Senators Jon Tester and Max Baucus recently fired off an email to the Environmental Protection Agency, urging them to study the land around the Columbia Falls Aluminum Company. In the latest twist, Tester staffers say the EPA has agreed to look into a reassessment of the old mill.

"Glencore just continues to, I think, delay what we know the inevitable is," said Mike Shepard.

Shepard, a former CFAC employee and Columbia Falls council member knows all too well about hoping and wishing for the 58-year-old plant on Aluminum Drive to reopen.

"With the price of aluminum I don't think it means anything whatever the power is. They're just not going to reopen the plant," explained Shepard.

But there was a glimmer of hope at a Tuesday afternoon meeting with Senator Jon Tester. Staffers received an email confirming that the EPA would look into a reassessment of the plant. That could determine whether or not CFAC is designated as a Superfund site.

"There's opportunity for some cleanup jobs," Tester said. "And then there's an opportunity once it's cleaned up maybe figure out what the community would want to do with it to move forward. So it would be an economic driver to a place in the state that needs all the jobs it can get its hands on."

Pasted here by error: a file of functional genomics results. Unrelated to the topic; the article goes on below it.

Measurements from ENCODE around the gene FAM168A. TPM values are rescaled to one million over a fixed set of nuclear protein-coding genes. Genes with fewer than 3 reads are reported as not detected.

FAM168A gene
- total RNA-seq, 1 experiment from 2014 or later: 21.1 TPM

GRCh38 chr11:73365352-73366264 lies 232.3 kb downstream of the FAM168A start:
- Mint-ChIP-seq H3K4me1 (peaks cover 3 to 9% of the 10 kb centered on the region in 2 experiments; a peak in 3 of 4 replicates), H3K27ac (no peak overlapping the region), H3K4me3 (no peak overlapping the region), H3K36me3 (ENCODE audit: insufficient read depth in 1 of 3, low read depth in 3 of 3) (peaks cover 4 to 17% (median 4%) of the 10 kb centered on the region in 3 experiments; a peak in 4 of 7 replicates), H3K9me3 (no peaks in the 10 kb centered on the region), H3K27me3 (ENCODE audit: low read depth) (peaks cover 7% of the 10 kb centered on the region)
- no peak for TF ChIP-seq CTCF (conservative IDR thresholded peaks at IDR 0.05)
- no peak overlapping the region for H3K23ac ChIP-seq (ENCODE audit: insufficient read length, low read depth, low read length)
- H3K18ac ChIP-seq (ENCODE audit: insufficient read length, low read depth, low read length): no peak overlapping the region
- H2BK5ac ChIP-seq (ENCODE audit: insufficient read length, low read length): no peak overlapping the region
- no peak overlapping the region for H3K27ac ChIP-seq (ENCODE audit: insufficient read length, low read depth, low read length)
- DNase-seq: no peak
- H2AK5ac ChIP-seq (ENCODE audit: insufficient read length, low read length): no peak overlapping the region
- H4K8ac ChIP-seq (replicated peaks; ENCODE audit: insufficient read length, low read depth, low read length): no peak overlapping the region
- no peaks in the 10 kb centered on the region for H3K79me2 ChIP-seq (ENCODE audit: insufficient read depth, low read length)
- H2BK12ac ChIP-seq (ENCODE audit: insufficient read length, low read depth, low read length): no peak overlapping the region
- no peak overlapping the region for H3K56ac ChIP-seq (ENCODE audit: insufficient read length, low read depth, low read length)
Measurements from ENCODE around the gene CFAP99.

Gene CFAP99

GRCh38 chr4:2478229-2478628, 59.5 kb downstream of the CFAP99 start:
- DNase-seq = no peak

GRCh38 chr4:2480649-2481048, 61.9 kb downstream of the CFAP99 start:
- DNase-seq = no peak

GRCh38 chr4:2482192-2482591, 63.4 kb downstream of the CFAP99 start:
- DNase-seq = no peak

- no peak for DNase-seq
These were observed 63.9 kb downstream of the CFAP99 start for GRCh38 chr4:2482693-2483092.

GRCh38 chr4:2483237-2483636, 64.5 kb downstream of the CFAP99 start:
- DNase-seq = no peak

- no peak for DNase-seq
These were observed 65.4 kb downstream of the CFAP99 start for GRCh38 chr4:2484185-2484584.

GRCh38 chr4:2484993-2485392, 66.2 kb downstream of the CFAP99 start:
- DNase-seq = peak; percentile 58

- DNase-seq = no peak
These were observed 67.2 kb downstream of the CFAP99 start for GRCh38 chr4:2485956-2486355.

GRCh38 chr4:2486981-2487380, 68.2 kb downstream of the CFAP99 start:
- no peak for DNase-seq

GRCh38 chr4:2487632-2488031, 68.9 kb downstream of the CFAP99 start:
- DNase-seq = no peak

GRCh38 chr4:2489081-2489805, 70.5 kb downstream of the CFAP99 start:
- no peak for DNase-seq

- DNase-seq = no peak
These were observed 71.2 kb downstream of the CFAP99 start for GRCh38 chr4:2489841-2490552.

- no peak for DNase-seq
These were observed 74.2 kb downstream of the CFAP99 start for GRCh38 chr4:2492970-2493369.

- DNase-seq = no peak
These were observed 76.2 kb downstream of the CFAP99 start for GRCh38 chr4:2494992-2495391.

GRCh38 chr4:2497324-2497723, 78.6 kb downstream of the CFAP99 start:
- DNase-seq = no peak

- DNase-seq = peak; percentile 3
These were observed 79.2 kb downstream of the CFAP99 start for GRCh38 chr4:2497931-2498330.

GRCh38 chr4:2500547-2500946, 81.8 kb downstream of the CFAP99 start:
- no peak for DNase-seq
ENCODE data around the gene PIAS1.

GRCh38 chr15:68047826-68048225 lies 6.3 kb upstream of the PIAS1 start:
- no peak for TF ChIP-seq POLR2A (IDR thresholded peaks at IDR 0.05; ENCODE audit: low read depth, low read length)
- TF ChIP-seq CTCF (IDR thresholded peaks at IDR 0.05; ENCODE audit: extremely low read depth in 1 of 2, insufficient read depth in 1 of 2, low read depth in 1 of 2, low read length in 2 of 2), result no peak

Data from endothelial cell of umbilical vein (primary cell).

Shepard said he and fellow council members would like to see a potential cleanup crew consist of residents and former CFAC employees hit hard by tough economic times.

"We have such a lack of jobs for the 45-60 some year olds that worked at the mills," Shepard said. "There's just nothing... a lot of them are too old to go to the oil patch so as a result we would hope that they would put them to good use."

"There's a determination here - whether it's time to move on, or it's time to continue down this road of hope, false hope, however you want to define it," said Tester.

And with four year of false hope resting on the shoulders of the unemployed, they'll be looking to the EPA for an answer that's been hovering in their minds since CFAC shut its doors in 2009.